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Violent Video Games, Aggressive Behavior, and Social/ School Adjustment (page 2)

By — Video Game Special Edition Contributor
Updated on Feb 25, 2011

Implications:

  1. The results demonstrated that the majority of students are playing violent video games and they play alone, with others present, and, to a lesser extent, with others online.
  2. The results also indicate that there are gender and age differences in game play patterns. Males tend to play video games more frequently than females and younger students play more frequently than older students.
  3. This research also found that frequency of violent video game play, regardless of whether children play alone or with others, is significantly related to more aggressive and less prosocial behavior, decreased feelings of social competence, and difficulties with academic adjustment.
  4. Finally, it is noteworthy that this study finds that children are playing violent video games both alone and with others who are either present or online. Future research should examine the effects of playing with others to determine if there are any differences in what is learned from video games while playing alone versus playing with others.

References

  1. Kent, S. L. (2001). The ultimate history of video games: from Pong to Pokémon and beyond—the story behind the craze that touched our lives. Roseville: Prima.
  2. Roberts, D. F., Foehr, U. G., & Rideout, V. J.. (2005). Generation M: Media in the lives of 8-18 year-olds. Menlo Park, CA: Henry J. Kaiser Family Foundation.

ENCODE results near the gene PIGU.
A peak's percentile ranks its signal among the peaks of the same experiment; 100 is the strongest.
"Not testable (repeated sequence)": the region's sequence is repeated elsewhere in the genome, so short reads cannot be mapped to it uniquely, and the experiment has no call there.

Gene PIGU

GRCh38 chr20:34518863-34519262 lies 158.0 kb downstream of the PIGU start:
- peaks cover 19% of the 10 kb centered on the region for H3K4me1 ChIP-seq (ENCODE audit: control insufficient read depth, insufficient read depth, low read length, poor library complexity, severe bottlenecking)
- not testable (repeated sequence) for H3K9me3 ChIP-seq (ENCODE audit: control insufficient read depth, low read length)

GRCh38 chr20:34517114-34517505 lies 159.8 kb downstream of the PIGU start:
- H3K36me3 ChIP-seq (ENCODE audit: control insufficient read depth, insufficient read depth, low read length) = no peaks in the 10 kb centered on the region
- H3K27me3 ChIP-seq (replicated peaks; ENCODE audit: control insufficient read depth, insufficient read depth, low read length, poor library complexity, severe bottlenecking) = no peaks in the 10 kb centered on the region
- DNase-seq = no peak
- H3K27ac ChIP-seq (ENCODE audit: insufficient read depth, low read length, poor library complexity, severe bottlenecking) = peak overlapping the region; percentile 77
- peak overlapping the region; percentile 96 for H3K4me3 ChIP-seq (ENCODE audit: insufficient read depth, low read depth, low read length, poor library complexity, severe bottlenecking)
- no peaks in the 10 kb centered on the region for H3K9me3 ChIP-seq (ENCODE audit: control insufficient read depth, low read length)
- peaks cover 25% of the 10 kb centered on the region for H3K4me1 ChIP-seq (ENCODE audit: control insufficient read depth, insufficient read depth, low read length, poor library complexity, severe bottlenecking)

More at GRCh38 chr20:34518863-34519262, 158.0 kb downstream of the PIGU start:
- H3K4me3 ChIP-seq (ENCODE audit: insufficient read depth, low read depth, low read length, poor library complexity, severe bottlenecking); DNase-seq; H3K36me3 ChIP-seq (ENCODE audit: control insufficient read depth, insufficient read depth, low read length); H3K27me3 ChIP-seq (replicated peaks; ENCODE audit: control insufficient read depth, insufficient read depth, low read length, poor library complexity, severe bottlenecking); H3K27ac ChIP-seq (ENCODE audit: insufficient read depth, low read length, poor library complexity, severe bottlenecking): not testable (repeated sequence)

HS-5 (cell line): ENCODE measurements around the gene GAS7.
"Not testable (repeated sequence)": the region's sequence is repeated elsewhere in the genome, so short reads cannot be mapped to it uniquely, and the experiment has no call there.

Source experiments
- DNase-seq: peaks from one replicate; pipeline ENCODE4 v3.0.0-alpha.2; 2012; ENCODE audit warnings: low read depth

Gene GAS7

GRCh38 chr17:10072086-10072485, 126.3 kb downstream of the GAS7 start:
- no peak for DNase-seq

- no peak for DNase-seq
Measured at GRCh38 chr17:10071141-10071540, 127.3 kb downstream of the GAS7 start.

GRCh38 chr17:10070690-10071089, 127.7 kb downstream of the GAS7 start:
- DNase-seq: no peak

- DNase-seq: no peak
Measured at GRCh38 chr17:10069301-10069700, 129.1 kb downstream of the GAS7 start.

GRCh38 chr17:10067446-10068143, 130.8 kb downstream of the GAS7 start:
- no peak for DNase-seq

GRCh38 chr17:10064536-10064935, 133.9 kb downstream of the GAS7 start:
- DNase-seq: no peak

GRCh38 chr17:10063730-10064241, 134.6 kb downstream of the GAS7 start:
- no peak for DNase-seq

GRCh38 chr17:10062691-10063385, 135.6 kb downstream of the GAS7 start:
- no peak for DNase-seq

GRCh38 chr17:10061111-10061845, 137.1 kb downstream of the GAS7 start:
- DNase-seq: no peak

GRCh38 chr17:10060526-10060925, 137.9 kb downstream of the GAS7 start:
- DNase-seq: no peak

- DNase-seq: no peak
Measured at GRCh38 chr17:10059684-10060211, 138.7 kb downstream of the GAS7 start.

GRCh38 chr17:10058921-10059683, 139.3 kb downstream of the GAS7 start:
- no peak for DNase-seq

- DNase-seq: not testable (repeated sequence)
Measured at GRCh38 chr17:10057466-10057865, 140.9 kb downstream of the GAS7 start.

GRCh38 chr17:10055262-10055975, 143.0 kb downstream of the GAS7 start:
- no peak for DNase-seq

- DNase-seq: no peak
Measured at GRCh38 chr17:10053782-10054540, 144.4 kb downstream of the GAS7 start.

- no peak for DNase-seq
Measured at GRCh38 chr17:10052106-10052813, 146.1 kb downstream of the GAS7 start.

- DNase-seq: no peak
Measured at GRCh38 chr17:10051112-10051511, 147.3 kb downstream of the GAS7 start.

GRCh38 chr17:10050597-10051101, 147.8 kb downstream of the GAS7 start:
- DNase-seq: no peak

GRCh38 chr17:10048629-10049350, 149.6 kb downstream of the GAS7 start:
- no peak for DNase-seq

3. Jansz, J., & Martens, L. (2005). Gaming at a LAN event: The social context of  playing video games. New Media & Society, 7(3), 333-355.
  4. Jansz, J., & Tanis, M. (2007). Appeal of playing online first person shooter games. Cyberpsychology and Behavior, 10, 133-136.
  5. Anderson, C. A., & Bushman, B. J. (2001). Effects of violent video games on  aggressive behavior, aggressive cognition, aggressive affect, physiological arousal, and prosocial behavior: A meta-analytic review of the scientific literature. Psychological Science, 12(5), 353-359.
  6. Funk, J. B., Buchman, D. B., Jenks, J., & Bechtoldt, H. (2003). Playing violent video games, desensitization, and moral evaluation in children. Applied Developmental Psychology, 24, 413-436.
  7. Gentile, D. A., Lynch, P. J., Linder, J. R., & Walsh, D. A. (2004). The effects of violent video game habits on adolescent hostility, aggressive behaviors, and school performance. Journal of Adolescence, 27, 5-22.
  8. Bjorkqvist, K., Lagerspetz, K. M. J., Osterman, K. (1992). “The Direct & Indirect Aggression Scales.” Âbo Akademi University, Department of Social Sciences,Vasa, Finland.
  9. Harter, S. (1985). Manual for the self-perception profile for children. Denver, CO; University of Denver.
  10. Dubow, E. F., Kausch, D. F., Blum, M. C., Reed, J., & Bush, E. (1989). Correlates of suicidal ideation and attempts in a community sample of junior high and high school students. Journal of Clinical Child Psychology, 18, 158-166.
  11. Hawkins, J,D,, Guo, J., Hill, K.G., Battin-Pearson-S., Abbott, R.D. (1996). Long-term effects of the Seattle Social Development intervention on school  bonding trajectories. Applied Developmental Science, 5, 225-236.
  12. Roberts, D. F., Foehr, U. G., & Rideout, V. J. (2005). Generation M: Media in the lives of 8-18 year-olds. Menlo Park, CA: Henry J.  Kaiser Family Foundation.

 

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